Bringing home 4,078 pounds (1,850 kilograms) of disused equipment, spacesuit gear and spacewalk hardware, and scientific specimens, the Dragon capsule splashed down in the Pacific Ocean at 10:37 a.m. EST (7:37 a.m. PST; 1537 GMT) after a blistering hot re-entry through Earth’s atmosphere.
Traveling northwest to southeast, the unpiloted spaceship plunged through the atmosphere protected by a heat shield surrounded by red-hot plasma as temperatures reached 3,000 degrees Fahrenheit (1,650 degrees Celsius).
Read more at: Spaceflight Now
Meet the Amateur Astronomers who Track Secretive Spy Satellites for Fun
What the heck happened to Zuma? We know that the super-secret satellite was built by Northrop Grumman for an agency of the United States Government, and that SpaceX launched it on Sunday, January 7.
But what we know is vastly outweighed by what we don’t know. We’re not sure which agency the satellite was built for, and while SpaceX has stated that their Falcon 9 rocket “did everything correctly on Sunday night,” the successful deployment of the satellite was not confirmed. And because of the classified nature of the craft, no one is talking about what happened. It might have failed to deploy from the Falcon 9 rocket second stage before the second stage de-orbited. It could have made it to orbitbut then malfunctioned. Maybe it actually made it into orbit just fine. But no one is saying what happened to it one way or the other.
If Zuma is still up there, there’s a small group of people who will be ready and watching for it to reappear in a week, when its projected orbit should bring it out of Earth’s shadow and into the daylight.
Read more at: Popsci
SpaceshipTwo Conducts Successful Test Flight
Virgin Galactic conducted a successful test flight of the SpaceShipTwo, VSS Unity vehicle on Thursday, Jan. 11. The high-speed glide test marks the seventh for VSS Unity, which reached a top speed of Mach 0.9 during the flight.
At the helm were pilots Mark Stucky and Michael Masucci, who pushed the test article of the spacecraft to the limits of its atmospheric gliding capabilities. The flight comes several months after the previous flight of Unity in August of 2017. In the intervening time, extensive analysis, testing, and some small modifications were made to the vehicle to prepare it to withstand higher loads. Mach 0.9 is approximately the highest speed the vehicle can reach without firing the rocket motor, according to a release on the Virgin Galactic website.
Unity has not yet conducted a powered test flight. In order to simulate the weight and positioning of the rocket motor, water ballast is added to the vehicle. The water is then jettisoned around 22,000 feet (6,705 meters) to allow the vehicle to land under lighter conditions that better simulate the weight of the vehicle after its load of propellant has been spent.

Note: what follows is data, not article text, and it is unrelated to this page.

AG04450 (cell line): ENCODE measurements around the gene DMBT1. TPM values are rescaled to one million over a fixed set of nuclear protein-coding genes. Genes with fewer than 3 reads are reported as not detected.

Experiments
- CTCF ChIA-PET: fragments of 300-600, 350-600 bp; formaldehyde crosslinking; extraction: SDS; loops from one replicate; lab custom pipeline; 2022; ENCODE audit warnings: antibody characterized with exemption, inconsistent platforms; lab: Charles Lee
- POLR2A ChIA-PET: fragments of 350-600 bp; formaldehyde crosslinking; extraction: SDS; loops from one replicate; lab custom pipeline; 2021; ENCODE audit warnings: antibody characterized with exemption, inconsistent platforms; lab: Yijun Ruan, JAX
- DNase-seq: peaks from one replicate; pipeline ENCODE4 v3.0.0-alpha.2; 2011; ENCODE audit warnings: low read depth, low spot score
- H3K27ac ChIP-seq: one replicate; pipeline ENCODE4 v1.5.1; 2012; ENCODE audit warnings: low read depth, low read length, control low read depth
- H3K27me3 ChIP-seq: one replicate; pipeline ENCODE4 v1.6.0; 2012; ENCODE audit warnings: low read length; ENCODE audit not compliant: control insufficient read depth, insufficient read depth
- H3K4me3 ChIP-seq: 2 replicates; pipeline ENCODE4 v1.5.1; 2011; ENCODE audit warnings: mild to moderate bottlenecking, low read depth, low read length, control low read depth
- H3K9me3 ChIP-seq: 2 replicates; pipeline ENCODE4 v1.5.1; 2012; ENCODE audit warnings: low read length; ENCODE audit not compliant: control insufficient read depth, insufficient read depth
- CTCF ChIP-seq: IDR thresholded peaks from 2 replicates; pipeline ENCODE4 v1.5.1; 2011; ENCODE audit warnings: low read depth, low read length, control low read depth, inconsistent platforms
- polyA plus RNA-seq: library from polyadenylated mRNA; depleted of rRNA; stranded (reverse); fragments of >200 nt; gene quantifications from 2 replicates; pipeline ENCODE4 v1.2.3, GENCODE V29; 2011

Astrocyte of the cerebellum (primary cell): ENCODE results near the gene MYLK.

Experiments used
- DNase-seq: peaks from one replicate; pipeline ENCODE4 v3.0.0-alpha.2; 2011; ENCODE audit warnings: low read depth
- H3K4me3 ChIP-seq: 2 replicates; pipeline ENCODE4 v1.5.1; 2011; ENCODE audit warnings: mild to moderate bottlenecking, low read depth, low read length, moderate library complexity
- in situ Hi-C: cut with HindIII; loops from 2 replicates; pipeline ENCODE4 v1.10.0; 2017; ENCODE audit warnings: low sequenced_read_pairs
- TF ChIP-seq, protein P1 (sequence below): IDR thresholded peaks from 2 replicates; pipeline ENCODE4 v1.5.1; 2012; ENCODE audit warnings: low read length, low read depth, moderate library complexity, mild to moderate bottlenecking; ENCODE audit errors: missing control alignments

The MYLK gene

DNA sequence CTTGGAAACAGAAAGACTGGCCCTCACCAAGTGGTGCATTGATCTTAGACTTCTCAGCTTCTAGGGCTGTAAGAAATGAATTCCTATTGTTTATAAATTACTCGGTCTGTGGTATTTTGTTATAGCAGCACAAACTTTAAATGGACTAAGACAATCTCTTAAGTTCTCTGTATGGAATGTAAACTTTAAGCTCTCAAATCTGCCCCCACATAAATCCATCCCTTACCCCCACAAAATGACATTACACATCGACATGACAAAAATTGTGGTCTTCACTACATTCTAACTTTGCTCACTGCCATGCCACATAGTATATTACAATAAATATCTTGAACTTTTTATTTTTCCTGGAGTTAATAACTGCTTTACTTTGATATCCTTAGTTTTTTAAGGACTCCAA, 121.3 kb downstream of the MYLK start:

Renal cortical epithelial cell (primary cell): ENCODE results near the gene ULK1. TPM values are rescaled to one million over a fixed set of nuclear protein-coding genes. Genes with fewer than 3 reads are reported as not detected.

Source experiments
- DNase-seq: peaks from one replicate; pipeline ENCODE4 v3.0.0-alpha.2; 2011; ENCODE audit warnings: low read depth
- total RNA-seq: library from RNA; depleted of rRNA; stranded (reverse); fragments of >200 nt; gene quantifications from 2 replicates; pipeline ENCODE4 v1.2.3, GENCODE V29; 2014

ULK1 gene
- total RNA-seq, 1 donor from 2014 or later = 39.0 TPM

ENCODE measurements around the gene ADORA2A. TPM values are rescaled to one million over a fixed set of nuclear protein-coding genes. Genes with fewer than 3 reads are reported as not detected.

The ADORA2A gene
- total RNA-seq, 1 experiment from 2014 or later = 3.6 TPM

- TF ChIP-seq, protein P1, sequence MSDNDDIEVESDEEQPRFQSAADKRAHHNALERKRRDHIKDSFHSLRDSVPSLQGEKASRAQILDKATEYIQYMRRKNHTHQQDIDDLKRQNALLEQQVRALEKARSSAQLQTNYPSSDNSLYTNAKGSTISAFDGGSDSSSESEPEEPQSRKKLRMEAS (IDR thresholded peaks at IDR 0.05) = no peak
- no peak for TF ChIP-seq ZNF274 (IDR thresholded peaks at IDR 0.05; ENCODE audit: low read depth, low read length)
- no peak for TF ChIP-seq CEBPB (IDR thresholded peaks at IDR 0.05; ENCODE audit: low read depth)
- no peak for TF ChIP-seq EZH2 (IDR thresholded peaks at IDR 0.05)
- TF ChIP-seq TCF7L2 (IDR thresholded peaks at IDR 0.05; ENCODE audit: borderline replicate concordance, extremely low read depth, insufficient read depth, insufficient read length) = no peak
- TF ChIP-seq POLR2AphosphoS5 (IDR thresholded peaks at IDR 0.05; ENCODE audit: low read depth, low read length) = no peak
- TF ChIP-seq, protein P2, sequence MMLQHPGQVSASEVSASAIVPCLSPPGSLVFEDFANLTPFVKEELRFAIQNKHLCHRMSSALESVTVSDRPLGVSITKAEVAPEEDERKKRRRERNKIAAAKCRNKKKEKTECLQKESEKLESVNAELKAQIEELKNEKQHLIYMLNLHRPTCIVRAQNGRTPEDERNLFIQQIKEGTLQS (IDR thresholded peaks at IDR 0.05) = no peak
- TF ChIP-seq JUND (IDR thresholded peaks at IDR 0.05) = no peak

Read more at: Spaceflight Insider
Three Minutes of Microgravity is Worth the Cost of a Small House, if you’re a Scientist
Forget seven minutes in heaven. For some scientists, the real indulgence is three minutes of microgravity.
Blue Origin, the space company founded by Jeff Bezos, is expected to fly its New Shepard suborbital rocket and space capsule multiple times this year in a final round of developmental testing. Richard Branson’s Virgin Galactic is also testing a suborbital rocket plane, VSS Unity, that it hopes to bring into operations in the years ahead.
These vehicles are designed to carry passengers and cargo up to the edge of space, approximately 100 kilometers up, where they will spend three to four minutes in microgravity. The commonly-used term “zero-g” is a misnomer: gravity is always present in space, but these vehicles experience apparent weightlessness briefly before they fall back to earth.
Read more at: QZ
Map of Ionospheric Disturbances to Help Improve Radio Network Systems
SAU AstroChallenge employees are convinced that this new map of medium-scale travelling ionospheric disturbances will help find out the reasons of the emergence of such phenomena in midlatitude areas. MSTIDs have not yet been thoroughly studied. They significantly impact the distribution of radio signals, so appropriate research is of great practical importance.
The paper, titled “Collocated ionosonde and dense GPS/GLONASS network measurements of midlatitude MSTIDs”, covers the first ever complex analysis of MSTIDs obtained by two methods of radio sounding. MSTIDs, which are huge wave perturbations somewhat resembling aurora borealis, are invisible in midlatitude areas.
The ionosonde combined with a dense network of GPS/GLONASS receivers was able to detect the structure of MSTIDs in necessary conditions.